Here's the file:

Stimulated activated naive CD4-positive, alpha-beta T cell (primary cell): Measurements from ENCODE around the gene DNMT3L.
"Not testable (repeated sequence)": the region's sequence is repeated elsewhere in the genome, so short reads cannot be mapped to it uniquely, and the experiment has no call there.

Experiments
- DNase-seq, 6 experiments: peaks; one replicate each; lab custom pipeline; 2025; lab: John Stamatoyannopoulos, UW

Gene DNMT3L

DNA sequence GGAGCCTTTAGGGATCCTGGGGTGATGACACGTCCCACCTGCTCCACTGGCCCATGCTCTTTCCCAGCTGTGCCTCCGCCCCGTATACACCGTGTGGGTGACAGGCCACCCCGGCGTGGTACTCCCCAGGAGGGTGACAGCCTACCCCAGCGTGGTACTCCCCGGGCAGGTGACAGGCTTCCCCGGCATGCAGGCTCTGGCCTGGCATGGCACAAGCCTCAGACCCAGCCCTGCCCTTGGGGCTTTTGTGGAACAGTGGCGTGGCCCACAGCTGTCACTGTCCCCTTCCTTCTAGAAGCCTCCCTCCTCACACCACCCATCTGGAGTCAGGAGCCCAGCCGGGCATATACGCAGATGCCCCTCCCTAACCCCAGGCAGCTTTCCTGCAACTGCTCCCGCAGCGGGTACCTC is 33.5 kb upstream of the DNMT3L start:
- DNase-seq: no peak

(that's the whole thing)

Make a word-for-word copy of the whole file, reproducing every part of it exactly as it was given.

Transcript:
Stimulated activated naive CD4-positive, alpha-beta T cell (primary cell): Measurements from ENCODE around the gene DNMT3L.
"Not testable (repeated sequence)": the region's sequence is repeated elsewhere in the genome, so short reads cannot be mapped to it uniquely, and the experiment has no call there.

Experiments
- DNase-seq, 6 experiments: peaks; one replicate each; lab custom pipeline; 2025; lab: John Stamatoyannopoulos, UW

Gene DNMT3L

DNA sequence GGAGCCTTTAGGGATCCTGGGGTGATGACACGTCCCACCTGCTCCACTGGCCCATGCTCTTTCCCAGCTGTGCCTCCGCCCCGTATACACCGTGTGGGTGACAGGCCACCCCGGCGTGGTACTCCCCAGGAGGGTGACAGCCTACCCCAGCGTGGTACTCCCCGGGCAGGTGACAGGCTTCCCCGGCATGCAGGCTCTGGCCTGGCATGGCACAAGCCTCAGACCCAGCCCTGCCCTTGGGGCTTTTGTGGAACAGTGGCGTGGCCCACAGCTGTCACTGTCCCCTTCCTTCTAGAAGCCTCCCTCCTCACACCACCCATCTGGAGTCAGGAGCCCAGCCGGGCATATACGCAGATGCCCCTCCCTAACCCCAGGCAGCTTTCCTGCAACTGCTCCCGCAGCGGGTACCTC is 33.5 kb upstream of the DNMT3L start:
- DNase-seq: no peak